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Kate Middleton looks like she has had one too many sleepless nights in the first official portrait of her.
Bags hang under her eyes and she appears to be trying hard to not doze off in Paul Emsley's rendering for the National Portrait Gallery.
Prince William's wife smirks sardonically from the picture against an eerie black background. The mother of the future King or Queen of England would not look out of place next to R-Patz and K-Stew in vampire franchise, Twilight.
Emsley said he was not trying to paint a typical portrait of a royal.
"The duchess explained that she would like to be portrayed naturally - her natural self - as opposed to her official self," said Emsley.
"She struck me as enormously open and generous and a very warm person. After initially feeling it was going to be an unsmiling portrait I think it was the right choice in the end to have her smiling - that is really who she is."
Painting Kate could have been a tough assignment because the duchess has a degree in art history from the University of St Andrew, where she met Prince William.
A spokeswoman for Buckingham Palace said the duchess was pleased with the result. "She very much enjoyed working with the artist and the gallery for the portrait," she said.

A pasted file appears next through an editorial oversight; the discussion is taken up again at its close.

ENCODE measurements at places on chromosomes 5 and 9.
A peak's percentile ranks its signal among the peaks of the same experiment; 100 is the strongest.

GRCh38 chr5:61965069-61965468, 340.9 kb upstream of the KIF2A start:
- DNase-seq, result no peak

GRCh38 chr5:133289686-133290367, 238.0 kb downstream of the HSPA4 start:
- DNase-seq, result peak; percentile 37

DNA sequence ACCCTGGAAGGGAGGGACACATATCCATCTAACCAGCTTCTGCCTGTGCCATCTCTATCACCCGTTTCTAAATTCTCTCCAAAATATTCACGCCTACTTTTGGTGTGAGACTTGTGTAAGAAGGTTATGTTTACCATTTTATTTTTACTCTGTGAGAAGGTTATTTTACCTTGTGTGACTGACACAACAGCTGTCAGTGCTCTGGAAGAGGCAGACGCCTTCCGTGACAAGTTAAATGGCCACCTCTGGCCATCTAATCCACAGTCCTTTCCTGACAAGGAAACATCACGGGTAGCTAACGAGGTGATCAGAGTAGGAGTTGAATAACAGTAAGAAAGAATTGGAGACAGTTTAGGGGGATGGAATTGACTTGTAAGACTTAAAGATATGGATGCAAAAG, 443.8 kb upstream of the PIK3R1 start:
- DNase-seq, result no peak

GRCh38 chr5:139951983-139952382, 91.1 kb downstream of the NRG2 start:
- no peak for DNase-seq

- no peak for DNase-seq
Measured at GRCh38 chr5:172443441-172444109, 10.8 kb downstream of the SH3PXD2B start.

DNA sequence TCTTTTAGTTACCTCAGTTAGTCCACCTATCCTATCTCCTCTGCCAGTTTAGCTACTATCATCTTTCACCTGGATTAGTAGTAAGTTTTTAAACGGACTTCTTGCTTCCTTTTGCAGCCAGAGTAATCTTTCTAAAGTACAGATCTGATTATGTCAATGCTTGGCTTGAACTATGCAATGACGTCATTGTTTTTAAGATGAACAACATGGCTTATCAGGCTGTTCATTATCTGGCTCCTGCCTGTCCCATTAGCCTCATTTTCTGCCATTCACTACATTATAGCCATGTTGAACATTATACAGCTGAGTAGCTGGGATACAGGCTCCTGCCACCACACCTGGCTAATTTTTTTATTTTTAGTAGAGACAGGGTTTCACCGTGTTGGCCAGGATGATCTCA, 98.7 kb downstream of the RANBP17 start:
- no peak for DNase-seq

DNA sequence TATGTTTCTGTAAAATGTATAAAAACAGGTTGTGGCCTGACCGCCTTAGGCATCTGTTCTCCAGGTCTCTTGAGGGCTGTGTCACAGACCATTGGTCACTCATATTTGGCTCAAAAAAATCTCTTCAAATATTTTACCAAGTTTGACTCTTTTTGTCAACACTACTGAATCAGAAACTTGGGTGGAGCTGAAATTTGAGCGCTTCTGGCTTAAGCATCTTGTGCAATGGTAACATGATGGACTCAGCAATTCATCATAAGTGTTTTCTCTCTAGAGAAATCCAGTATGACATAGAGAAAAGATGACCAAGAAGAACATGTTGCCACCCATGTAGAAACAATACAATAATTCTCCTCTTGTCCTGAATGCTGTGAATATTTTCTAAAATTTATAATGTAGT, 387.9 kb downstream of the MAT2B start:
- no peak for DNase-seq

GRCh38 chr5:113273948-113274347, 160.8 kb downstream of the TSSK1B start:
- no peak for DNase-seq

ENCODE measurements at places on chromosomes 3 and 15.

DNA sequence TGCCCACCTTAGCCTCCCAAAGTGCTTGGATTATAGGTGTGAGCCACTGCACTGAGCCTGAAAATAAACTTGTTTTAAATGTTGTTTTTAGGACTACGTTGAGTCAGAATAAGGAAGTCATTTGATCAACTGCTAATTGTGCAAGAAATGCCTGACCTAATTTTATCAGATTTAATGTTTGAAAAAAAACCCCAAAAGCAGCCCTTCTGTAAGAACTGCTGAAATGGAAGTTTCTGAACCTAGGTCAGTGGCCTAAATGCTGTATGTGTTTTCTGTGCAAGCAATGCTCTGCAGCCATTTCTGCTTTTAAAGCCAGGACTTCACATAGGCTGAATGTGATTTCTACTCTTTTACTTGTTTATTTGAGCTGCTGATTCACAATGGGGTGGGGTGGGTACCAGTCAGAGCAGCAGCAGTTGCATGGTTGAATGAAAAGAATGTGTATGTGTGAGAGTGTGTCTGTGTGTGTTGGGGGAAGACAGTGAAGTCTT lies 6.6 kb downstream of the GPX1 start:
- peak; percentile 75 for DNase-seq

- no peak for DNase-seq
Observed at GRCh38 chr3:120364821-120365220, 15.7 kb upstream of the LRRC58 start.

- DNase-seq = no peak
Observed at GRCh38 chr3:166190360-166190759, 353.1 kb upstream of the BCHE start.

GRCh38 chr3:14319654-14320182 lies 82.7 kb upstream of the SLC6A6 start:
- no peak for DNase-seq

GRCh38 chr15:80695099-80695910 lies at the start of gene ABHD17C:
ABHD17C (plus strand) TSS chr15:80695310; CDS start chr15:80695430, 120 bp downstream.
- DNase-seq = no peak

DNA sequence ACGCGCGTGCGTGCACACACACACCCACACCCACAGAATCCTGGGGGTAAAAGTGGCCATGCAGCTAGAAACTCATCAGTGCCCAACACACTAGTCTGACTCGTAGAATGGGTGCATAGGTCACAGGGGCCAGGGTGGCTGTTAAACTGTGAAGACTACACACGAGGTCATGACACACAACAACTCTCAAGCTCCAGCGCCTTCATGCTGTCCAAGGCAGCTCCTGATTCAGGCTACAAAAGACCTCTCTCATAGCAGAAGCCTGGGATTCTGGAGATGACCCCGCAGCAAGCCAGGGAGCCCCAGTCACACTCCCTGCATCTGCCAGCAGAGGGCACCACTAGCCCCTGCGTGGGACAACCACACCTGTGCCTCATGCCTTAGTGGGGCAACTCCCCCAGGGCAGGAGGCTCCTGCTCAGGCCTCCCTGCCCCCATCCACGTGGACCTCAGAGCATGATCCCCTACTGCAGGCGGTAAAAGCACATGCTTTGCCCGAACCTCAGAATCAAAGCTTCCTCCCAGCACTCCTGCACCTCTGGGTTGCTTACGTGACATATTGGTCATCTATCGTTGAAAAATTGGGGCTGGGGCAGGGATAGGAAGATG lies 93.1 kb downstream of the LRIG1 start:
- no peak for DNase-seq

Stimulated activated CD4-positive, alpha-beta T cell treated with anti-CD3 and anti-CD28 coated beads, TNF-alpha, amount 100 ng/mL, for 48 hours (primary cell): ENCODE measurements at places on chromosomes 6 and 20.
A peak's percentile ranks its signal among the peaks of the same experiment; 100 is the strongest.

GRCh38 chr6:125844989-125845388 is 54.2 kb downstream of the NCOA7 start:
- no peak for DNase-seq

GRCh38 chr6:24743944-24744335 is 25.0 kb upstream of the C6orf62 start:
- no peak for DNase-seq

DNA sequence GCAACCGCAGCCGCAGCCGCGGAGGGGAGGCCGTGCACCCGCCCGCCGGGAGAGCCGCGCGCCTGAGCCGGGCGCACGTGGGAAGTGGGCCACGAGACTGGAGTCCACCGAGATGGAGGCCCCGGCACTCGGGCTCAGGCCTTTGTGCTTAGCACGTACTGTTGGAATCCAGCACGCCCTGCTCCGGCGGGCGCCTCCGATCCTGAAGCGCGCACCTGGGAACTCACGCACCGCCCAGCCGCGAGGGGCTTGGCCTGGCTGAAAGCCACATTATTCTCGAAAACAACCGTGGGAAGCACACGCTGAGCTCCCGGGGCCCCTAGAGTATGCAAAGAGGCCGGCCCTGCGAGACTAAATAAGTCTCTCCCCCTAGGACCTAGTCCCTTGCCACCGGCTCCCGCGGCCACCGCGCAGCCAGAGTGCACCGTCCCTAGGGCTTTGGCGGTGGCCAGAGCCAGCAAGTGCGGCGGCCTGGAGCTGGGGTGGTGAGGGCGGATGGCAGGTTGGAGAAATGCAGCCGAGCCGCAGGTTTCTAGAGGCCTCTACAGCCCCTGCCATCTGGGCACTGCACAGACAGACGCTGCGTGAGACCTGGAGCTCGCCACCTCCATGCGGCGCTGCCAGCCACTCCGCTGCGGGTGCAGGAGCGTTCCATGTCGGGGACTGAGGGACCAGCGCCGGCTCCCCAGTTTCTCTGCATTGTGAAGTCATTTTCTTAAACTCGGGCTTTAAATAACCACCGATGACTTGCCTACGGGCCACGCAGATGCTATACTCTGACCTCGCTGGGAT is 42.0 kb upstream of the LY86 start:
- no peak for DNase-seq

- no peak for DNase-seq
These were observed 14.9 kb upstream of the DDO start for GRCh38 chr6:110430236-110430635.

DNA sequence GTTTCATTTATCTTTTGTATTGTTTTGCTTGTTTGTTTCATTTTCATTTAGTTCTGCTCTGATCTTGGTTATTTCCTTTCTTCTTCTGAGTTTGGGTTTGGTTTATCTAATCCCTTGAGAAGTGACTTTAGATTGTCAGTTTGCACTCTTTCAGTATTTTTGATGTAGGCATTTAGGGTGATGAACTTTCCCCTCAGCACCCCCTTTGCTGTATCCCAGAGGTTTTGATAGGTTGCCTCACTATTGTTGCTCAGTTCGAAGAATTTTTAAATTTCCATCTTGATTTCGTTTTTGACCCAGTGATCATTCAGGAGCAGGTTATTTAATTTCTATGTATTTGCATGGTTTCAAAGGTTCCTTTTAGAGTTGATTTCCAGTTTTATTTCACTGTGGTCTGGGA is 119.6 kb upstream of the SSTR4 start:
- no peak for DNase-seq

Deep lines on Kate's face and bags under her eyes are drawn out by how the image is lit. By lighting Kate sharply against a background in darkness, Emsley is employing the Renaissance painting technique of chiaroscuro. In this case, however, critics say the effect is more akin to something from a cheap ghost story.
Adding to the unsettling atmosphere is the soft-focus tinting, possibly a result of Emsley's painstaking process of building up thin layers of oil and glaze.
It is not the first time that elements of the gothic have been (mis)matched with the Duchess of Cambridge. When her wedding dress went on display, it was presented in a funereal setting of high-contrast lighting at Buckingham Palace. The garment by Alexander McQueen appeared to be levitating towards the viewer as if it was animated by a paranormal presence.
However, while this new portrait is out of place in the traditional cannon of idealised Royal images, perhaps Emsley's painting is in tune with the anxious times in which Duchess Kate finds herself the focus of many hopes and expectations.